During a discussion with other defense contractor representatives, a question arose about whether the “Christian Doctrine” will apply Section 818 DFARS counterfeit electronic parts clauses to subcontracts and, if so, at what levels of the supply chain.
“Christian Doctrine” is a shorthand expression of a legal rule that provides that contract clauses required by regulation to be in government contracts are deemed to be included and applicable even if inadvertently omitted.
Richard N. Kuyath, 3M Office of General Counsel, provided background information on the “Christian Doctrine” and his thoughts about whether or not it will apply to the final rule for DFARS Case 2012-D055 …
The term “Christian Doctrine” comes from the name of the case where it originated. G.L. Christian & Assocs. v. United States, 160 Ct. Cl. 1, 312 F.2d 418, reh’g denied, 160 Ct. Cl. 58, 320 F.2d 345, cert. denied, 375 U.S. 954 (1963). It is not a type of religious doctrine.
In this case the parties intentionally did not include the Termination for Convenience of the Government clause in a Government on contract for construction work. The Government later terminated the contract for its convenience. The contractor brought an action for breach of contract seeking damages, arguing the Government had no right under the contract to terminate it for its convenience. The Court of Claims held that the Termination for Convenience clause was read into the contract by operation of law. This was because the T/C clause is a “significant or deeply ingrained strand of public procurement policy.” Therefore, the Government had the right to terminate the contract for its convenience even though the Contracting Officer and the Contractor mutually agreed to not include it. This meant the contractor was only entitled to a termination settlement under the Termination for Convenience clause, which precluded recovery of anticipated (lost) profit on the terminated work. The contractor would have recovered its lost profits if it had been able to sue for breach of contract.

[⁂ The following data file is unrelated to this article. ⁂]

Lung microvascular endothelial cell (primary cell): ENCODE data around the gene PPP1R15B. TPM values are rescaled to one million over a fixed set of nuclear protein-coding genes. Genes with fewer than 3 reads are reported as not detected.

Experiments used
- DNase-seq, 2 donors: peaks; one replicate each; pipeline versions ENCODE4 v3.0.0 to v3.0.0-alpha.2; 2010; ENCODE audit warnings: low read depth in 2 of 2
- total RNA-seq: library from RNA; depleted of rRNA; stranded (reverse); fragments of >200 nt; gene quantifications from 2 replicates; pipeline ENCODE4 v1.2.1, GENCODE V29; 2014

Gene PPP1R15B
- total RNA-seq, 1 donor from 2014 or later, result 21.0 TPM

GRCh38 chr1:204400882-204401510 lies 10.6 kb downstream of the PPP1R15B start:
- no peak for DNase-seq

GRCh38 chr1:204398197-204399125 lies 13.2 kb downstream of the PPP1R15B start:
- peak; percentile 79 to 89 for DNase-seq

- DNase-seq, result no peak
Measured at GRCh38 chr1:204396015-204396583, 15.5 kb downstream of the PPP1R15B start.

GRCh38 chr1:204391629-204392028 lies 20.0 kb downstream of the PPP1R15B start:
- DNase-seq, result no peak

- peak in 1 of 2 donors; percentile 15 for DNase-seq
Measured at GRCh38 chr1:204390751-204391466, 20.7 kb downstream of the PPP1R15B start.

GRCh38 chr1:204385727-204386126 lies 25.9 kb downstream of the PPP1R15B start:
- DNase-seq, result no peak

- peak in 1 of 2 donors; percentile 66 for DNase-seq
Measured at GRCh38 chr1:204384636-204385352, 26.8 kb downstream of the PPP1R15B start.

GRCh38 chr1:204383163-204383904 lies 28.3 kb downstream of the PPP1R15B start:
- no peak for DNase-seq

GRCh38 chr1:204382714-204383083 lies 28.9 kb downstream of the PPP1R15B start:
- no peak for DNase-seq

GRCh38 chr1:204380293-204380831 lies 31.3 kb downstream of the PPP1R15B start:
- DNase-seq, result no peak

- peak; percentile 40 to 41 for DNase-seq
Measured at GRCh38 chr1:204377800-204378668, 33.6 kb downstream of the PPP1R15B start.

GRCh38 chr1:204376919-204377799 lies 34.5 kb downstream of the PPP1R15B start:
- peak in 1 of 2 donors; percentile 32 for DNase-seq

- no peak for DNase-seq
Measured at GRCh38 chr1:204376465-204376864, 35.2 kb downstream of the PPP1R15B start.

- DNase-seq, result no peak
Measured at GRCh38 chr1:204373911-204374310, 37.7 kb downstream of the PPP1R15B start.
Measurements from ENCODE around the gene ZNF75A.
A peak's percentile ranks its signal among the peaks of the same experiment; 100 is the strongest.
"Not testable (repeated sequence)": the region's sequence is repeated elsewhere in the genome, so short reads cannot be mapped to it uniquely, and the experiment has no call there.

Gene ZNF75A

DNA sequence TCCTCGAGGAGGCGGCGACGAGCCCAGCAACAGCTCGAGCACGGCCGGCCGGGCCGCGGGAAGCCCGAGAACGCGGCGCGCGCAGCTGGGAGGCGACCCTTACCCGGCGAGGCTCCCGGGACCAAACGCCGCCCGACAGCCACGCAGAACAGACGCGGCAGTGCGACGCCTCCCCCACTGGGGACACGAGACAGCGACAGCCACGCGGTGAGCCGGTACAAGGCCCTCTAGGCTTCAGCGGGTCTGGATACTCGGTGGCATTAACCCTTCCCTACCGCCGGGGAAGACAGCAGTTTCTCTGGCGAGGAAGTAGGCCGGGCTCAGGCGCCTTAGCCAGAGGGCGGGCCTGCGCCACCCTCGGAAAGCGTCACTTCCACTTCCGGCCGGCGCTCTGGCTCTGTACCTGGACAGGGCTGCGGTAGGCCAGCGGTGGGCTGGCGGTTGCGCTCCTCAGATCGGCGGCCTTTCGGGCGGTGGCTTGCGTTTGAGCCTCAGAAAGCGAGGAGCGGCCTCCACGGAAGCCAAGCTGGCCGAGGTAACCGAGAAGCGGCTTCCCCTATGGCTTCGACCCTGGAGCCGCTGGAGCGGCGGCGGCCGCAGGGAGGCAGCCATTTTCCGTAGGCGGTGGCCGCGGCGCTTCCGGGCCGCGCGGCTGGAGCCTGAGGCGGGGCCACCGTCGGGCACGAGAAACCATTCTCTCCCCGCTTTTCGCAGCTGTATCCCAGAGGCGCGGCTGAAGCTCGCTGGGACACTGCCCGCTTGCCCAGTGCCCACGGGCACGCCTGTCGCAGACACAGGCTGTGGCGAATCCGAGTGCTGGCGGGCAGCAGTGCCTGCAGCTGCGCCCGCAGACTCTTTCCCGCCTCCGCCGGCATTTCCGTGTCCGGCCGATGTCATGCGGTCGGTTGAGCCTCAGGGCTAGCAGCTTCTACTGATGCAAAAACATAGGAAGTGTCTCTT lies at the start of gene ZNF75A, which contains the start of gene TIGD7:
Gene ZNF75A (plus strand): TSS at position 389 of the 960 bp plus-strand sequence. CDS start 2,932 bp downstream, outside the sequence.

Under the Christian doctrine a court or administrative body may incorporate into a Government contract by operation of law certain missing FAR, DFARS and other FAR Supplement clauses required by statute or regulation to be included in the contract. Not every FAR or DFARS that is supposed to be included in a Government contract will be read into the contract by operation of law under the Christian doctrine. In general, the FAR, DFARS or other FAR Supplement clause must reflect a “significant or deeply ingrained strand of public procurement policy.”
The Christian doctrine can apply to a missing FAR, DFARS or other FAR Supplement clause that is required to be included in a Government contract when the clause is either accidentally or even intentionally left out of the contract.
Unlike standard rules of contract interpretation, the Christian doctrine does not consider the intention of the parties at the time of contracting. In the G.L. Christian case, the Court of Claims stated that the purpose of the Christian doctrine is to ensure that obligatory Congressional enactments govern Government contracts and that they cannot be overridden by officials in the Executive Branch.